Today’s smartphones are incredibly complex and powerful devices, but the best ones are also incredibly simple to use. This simple revolution, as Thom Rainer and Eric Geiger point out, has spread to many different segments of our contemporary world, including the church. After researching hundreds of churches, some stagnant, some declining, and some growing and thriving, the authors have drawn a distinction between two kinds of churches; those that follow the traditional program-driven, fill-the-calendar model, and those that have worked hard to streamline the process and the message for their people. Not surprisingly, the authors found that those churches who have embraced simplicity are also the churches that are growing and thriving.
After comparing and contrasting some traditional and simple churches, the authors put forth a the path toward simplicity and, in their estimation, thriving churches.
They determined that there are four key elements to simple, thriving churches:
- Clarity – Simple churches are amazingly clear and concise with their ministry vision. It is straightforward, easily remembered, and repeatedly said among the staff and congregation.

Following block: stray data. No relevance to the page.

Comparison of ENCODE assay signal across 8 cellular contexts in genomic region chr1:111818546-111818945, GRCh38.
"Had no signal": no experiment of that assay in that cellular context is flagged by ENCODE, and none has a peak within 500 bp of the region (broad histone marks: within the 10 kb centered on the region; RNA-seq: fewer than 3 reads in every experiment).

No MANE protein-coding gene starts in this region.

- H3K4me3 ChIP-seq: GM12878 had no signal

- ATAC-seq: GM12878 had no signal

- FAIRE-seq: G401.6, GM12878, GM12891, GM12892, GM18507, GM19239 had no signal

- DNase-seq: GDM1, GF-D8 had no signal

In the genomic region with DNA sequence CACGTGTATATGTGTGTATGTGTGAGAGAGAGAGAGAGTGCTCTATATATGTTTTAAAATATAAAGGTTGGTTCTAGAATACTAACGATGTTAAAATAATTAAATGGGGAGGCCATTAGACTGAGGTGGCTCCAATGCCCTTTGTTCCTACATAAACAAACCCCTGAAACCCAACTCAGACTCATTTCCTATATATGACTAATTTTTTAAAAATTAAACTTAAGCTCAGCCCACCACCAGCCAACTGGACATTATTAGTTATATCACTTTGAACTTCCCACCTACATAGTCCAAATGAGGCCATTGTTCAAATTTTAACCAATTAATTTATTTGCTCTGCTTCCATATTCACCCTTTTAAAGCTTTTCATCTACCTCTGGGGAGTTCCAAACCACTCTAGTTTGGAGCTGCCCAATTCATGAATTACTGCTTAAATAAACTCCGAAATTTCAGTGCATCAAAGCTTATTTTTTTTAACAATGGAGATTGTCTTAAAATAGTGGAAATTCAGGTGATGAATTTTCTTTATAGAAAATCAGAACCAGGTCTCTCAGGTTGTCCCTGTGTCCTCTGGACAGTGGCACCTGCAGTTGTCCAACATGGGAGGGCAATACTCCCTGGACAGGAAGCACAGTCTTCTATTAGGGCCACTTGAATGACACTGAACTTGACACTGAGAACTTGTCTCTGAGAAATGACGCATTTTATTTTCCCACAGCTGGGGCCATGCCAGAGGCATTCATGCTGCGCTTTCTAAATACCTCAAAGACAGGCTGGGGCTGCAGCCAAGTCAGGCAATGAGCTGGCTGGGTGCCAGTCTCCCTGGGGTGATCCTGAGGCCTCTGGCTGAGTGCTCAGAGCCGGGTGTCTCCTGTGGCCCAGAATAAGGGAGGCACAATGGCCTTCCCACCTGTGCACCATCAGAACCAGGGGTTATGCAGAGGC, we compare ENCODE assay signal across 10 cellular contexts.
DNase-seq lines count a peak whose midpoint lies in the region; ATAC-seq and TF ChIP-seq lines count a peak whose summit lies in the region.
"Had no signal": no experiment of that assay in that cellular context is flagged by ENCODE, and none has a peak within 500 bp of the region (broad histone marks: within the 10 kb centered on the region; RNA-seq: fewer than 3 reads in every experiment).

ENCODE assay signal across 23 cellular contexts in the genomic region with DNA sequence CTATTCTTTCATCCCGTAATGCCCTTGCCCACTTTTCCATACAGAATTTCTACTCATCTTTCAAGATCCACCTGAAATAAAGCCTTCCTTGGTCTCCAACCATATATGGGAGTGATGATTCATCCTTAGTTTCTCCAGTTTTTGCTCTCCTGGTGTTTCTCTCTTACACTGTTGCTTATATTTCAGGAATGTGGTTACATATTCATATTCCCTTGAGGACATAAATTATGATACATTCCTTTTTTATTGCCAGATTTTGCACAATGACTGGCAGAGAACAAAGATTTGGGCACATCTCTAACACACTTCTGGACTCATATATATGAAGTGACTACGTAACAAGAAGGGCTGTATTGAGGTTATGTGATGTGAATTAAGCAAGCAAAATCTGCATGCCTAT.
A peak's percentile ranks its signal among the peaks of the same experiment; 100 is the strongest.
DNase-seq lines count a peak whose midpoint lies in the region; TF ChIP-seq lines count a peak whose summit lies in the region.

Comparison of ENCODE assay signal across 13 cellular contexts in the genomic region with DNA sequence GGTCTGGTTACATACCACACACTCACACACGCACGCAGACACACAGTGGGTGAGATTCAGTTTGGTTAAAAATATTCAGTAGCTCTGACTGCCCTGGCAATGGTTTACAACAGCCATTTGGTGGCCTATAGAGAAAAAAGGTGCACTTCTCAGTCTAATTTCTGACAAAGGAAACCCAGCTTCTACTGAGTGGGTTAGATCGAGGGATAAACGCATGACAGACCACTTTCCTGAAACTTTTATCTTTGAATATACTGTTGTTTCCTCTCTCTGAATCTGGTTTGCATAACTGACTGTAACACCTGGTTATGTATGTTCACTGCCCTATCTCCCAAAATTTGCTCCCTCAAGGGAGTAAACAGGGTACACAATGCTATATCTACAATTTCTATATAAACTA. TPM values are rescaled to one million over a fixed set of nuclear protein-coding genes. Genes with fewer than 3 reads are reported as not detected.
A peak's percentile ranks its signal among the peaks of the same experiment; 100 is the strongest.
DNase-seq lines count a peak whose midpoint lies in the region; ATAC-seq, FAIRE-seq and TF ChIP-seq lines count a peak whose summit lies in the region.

- Movement – Simple churches have a clear process to move people through in their discipleship plan. They want people to know where they’ve been, where they are, and where they are headed. There is synergy amongst the staff, with the goal of moving people along in their development.
- Alignment – Because simple churches have a clear vision and plan to move people through a process, the various parts and leaders of the church are working together rather than competing for resources within a local church. This maximizes everyone’s energy.
- Focus – Simple churches are radically committed to remaining simple. As organizations grow, there is pressure to lose focus and to take on more and more. Simple churches continue to come back to their vision, movement and alignment, staying focused on the goal and remaining simple.
My takeaway: This book will challenge anyone accustomed to either offering or being offered a ministry menu with a plethora of options to choose from. After all, if we look really busy we must be doing something right… right? Rather, this is a call to focus, to ruthlessly eliminate all that distracts us from the one thing we feel God has called us to as a church.